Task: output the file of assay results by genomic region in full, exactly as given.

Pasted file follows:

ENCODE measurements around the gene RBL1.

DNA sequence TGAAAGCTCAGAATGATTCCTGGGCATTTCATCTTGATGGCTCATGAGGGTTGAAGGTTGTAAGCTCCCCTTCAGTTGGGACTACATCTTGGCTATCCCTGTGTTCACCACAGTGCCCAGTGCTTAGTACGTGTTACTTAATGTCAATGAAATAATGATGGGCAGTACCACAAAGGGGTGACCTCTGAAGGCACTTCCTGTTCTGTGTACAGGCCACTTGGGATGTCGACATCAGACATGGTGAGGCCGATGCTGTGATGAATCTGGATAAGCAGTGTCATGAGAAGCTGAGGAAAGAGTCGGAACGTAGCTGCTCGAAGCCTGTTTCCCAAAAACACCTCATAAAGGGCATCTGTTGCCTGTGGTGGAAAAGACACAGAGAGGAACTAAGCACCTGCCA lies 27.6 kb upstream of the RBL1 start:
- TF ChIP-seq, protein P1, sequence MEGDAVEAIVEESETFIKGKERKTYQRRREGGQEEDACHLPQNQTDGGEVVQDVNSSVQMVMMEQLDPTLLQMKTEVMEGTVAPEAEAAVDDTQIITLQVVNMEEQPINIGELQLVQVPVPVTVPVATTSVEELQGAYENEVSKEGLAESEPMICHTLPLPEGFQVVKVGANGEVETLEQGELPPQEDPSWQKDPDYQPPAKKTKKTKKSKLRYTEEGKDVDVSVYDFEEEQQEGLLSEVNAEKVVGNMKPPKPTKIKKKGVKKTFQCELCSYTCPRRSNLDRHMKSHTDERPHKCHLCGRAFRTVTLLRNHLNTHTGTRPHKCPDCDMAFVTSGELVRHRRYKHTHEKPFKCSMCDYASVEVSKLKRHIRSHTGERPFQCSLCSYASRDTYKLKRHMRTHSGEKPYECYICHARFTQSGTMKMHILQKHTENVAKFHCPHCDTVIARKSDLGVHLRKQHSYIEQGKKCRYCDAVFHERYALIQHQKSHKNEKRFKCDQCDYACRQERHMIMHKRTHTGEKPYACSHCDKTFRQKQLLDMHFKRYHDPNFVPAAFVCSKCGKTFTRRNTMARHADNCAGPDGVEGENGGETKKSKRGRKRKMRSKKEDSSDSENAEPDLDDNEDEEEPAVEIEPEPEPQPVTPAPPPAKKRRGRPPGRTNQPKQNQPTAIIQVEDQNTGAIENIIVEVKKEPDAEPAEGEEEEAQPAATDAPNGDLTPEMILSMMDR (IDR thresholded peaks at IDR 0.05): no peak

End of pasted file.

ENCODE measurements around the gene RBL1.

DNA sequence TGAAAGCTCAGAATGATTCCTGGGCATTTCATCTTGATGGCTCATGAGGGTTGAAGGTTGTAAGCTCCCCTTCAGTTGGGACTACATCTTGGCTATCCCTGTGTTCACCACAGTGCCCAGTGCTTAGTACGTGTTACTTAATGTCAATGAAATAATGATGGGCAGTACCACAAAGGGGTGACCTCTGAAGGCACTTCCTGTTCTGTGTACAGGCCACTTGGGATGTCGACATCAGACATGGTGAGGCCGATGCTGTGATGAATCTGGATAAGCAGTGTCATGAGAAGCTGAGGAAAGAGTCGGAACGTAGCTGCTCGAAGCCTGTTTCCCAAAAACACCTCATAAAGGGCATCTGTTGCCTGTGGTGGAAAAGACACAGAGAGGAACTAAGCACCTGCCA lies 27.6 kb upstream of the RBL1 start:
- TF ChIP-seq, protein P1, sequence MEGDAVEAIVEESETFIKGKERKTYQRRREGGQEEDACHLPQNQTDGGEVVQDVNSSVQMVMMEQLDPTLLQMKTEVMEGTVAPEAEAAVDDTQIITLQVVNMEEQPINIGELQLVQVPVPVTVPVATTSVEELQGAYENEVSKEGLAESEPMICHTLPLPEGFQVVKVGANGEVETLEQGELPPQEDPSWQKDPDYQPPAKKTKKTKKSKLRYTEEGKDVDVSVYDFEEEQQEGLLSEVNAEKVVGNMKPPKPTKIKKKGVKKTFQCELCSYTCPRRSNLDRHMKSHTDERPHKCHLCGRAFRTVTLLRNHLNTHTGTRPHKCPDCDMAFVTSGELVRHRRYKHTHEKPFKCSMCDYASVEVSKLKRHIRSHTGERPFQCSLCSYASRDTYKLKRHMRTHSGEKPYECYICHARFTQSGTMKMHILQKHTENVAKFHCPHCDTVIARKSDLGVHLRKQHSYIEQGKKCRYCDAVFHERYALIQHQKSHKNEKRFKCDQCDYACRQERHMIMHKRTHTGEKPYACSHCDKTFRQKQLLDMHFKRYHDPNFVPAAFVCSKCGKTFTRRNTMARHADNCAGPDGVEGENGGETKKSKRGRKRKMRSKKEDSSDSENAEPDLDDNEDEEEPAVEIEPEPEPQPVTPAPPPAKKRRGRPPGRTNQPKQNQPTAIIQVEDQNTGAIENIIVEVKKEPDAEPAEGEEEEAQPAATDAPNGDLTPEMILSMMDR (IDR thresholded peaks at IDR 0.05): no peak